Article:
The problem with measurements that are too complex is that you spend too much time trying to set the exact measurement of each requirement and lose sight of the bigger picture of how requirements measure up compared to each other. It’s easy to wind up with 100 requirements that all score high, or low, or in the middle, and you’re no closer to seeing which ones lead the pack.
Here are some examples of simple scales that people can relate to. High, medium, and low. Medium is the default. High if you think it’s really valuable. Low if you don’t see the need to address it any time soon.
A scale of 1 to 10, with 10 the highest, is usually intuitive for everyone. Everybody has some practice scoring things on such a scale. This is good for assigning the value of a proposed capability.
A scale of 1 to 5 is also pretty understandable. It’s nice because it includes a neutral value in the middle, 3, unlike the 1 to 10 scale.
“Yes”, “maybe”, and “no” isn’t bad. It’s like the system people use to sort incoming resumes. The “no” pile gives you the opportunity to clear away distracting entries. “Yes” means you want to consider it, and “maybe” means that some items in that category will get bumped up to “yes” if there turns out to be a need to consider them. “Maybe” can always be left for consideration in the next release.
High Priority? That Depends
Another key difficulty with priority is that it’s not a direct measurement, at least not if you want to assign in a more objective way. Instead, a feature’s priority is a combination of two or more measurements that interact and influence each other.
For example, a capability may have a high value-add to the product, but it suddenly doesn’t seem so important if the effort to develop it is one man-year. One man-year devoted to that requirement means three other requirements have to drop off the list. You find yourself saying “Hmmm, maybe I don’t want it that much after all.”
Priority will never simply be about value, because you don’t have infinite development resources at your disposal. Five medium value requirements may take priority over one or two high value ones.
So if nothing else, you will set priorities by measuring two separate variables: value and effort.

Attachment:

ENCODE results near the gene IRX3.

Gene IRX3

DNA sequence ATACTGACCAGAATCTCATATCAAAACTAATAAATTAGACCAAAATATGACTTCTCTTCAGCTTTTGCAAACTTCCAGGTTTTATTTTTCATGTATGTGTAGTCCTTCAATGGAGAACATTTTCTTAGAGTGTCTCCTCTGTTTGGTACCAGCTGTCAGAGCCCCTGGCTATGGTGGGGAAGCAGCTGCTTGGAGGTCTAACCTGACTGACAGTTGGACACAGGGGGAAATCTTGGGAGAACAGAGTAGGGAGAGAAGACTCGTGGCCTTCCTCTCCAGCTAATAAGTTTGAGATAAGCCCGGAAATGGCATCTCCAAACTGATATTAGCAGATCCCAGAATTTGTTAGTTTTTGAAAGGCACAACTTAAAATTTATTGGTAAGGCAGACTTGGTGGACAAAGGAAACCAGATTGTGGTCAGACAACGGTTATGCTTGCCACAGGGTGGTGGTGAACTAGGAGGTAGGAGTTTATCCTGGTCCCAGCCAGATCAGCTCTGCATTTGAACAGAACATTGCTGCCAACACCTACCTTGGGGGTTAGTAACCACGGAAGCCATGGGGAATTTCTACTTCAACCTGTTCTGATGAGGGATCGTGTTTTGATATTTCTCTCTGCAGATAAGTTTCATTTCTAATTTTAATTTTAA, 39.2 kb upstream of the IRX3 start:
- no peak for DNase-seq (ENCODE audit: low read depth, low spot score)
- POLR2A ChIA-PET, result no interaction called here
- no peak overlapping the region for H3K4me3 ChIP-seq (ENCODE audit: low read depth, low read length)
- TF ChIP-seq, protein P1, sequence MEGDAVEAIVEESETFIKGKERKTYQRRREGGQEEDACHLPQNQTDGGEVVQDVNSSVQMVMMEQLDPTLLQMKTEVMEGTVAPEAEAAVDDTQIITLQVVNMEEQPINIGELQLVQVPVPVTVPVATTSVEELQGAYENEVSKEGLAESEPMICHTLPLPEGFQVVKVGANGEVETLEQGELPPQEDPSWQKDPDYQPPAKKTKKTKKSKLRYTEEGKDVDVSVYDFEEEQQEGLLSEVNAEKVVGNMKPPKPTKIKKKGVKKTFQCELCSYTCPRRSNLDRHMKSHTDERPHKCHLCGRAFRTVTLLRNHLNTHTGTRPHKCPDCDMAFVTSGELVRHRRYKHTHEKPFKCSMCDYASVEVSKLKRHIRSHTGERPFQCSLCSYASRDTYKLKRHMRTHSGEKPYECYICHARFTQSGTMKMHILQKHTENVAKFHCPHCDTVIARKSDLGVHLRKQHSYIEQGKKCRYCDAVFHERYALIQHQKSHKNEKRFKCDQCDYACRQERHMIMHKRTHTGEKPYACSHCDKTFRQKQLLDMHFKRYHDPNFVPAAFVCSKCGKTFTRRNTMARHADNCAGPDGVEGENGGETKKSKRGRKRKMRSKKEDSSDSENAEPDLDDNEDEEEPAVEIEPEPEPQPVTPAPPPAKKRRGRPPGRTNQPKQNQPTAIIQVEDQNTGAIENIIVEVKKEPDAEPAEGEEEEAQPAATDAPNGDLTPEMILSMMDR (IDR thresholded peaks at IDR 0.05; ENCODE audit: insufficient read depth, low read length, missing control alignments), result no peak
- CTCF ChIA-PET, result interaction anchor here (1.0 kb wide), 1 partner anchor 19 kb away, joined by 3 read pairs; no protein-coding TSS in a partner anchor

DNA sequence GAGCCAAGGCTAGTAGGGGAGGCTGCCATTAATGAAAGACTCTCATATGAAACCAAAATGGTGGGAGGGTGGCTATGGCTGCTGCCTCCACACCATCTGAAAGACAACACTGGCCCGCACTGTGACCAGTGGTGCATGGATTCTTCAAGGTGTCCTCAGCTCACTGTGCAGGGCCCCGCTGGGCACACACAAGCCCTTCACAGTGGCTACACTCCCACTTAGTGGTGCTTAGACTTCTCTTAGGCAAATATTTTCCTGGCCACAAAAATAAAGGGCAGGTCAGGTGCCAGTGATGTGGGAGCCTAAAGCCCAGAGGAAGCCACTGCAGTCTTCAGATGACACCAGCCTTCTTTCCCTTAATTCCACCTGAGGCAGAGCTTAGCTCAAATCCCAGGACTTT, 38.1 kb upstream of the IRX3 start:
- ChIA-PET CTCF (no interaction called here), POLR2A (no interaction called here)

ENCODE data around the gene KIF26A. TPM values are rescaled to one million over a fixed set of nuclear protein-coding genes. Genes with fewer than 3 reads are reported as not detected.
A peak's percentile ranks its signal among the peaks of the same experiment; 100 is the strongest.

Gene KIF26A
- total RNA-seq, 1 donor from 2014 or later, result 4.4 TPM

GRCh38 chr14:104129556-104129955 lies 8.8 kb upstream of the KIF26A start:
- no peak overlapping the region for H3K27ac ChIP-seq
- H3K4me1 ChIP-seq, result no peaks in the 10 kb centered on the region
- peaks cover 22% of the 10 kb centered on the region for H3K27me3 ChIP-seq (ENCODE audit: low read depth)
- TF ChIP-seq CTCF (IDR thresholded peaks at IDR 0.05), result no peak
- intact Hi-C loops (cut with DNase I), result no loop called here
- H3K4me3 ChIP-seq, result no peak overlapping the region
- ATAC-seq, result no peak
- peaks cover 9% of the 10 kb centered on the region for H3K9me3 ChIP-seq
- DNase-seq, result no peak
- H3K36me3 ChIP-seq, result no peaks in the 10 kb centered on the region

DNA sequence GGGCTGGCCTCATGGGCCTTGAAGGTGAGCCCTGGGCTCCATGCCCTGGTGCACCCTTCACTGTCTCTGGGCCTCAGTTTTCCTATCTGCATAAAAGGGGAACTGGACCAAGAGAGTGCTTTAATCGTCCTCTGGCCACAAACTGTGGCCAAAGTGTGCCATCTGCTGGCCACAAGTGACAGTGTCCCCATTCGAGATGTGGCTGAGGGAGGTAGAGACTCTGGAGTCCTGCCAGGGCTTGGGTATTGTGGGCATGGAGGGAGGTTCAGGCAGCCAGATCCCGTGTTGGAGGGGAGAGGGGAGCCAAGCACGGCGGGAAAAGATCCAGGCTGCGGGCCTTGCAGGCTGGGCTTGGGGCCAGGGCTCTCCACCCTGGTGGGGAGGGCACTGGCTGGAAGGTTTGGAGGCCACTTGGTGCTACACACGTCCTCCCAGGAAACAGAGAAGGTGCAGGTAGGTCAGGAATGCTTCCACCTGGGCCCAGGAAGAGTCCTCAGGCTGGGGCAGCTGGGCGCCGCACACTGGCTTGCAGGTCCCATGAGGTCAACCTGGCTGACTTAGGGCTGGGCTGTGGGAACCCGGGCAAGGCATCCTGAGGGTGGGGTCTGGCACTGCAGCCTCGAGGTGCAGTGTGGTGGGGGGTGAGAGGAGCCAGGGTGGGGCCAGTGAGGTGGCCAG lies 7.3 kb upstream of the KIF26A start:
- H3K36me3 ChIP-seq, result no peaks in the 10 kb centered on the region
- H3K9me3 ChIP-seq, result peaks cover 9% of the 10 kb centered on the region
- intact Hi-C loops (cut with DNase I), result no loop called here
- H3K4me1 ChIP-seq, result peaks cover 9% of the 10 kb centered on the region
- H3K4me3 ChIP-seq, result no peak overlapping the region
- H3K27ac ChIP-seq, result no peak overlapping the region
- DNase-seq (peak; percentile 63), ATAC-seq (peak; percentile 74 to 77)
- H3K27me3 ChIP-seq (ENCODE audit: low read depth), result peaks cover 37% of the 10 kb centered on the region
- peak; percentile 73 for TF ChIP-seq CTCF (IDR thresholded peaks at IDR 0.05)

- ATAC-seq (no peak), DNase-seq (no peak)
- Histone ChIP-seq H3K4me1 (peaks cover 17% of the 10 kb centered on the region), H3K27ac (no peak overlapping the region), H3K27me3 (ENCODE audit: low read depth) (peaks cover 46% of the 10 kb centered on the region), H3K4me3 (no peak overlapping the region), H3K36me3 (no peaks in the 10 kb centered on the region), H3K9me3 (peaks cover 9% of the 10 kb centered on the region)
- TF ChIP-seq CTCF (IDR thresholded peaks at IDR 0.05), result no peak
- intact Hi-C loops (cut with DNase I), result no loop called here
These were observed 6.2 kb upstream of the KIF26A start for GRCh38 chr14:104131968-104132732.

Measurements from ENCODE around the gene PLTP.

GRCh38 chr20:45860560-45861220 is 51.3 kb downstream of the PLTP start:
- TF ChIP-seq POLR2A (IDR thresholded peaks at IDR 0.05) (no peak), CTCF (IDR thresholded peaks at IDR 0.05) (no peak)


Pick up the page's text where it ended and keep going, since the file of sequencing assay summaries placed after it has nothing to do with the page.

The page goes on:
The Measure of Value
It’s important to measure value in complete isolation from effort required or any other considerations. Create a score that tells you only one thing: how valuable is this feature to the product? How much value will it bring?
Value is definitely relative. This means that if you use a scale of 1 – 10, you should expect no more than a handful of 10s, twice that many 9s, and three times that many 8s. Most of the requirements should fall between 1 and 5.
Value is a judgment call.
What Value Do You Mean?
In the issue 03028 Clarifying the Why of Requirements I talk about how different requirements have different advantages or positives. For example, sales appeal is one value that a capability can bring. Cost cutting is another one entirely.
Unless your product sells effortlessly against the competition, or your company isn’t interested in the least in controlling costs, you’ll want to double-check your value scores to ensure that there is some balance between different types of value. If the only features that score 10 are those that add sales appeal, you’re probably skewing your value assignment. It’s rare that a product doesn’t need a balance of value in its new features, from feature leadership, to sales appeal, to partner appeal, to technical upgrade, to cost cutting.
Effort is the other major variable that you want to measure at the very least, along with value. Effort is the level of effort it takes to develop a feature.
Effort is absolute. Effort doesn’t fall along a curve. It’s possible that all requirements proposed involve a high level of effort.
Effort is also objective. While creative thinking is required to come up with ways to reduce the effort it takes to develop something, once you have defined a feature, it’s a pretty objective process to add up the days or weeks required to design, code, and test.
On the other hand, like value is a judgment call, effort is an estimate, not a sure thing.
People Predict the Weather, Too
One thing that often paralyzes people at some point in the scoring process is the question: “What if I’m wrong?” The answer is that your assignment of value, effort, and priority are all based on certain assumptions and choices, and based on the information you have at the time. All of which is subject to change in the future.
So just like the weather, you can predict priority, but won’t wind up being right 100% of the time. The fact that you can’t be absolutely certain is not a reason to be less rigorous.
All Roads Lead to Priorities
In the end, the team must balance the scores for value and effort, and other variables they choose to incorporate, to set the priorities for the next release. So if there are three 10s, you might choose two that are an average level of effort. But you’ll skip the third one that scores a 10, because it’s too much effort, and you can do three of the 9s in that same time. Overall, you’ve decided that five requirements take high priority (instead of three), and that one of your most potentially valuable features is just going to have to wait for now.
Hopefully you will find that you are able to accommodate all but the most time consuming of your 10s and 9s, and throw in a decent smattering of 8s to round out the release. And you’ll find yourself satisfied with how you were able to take into account a number of considerations to help the team converge on and agree to your upcoming product priorities.
— Jacques Murphy, Product Management Challenges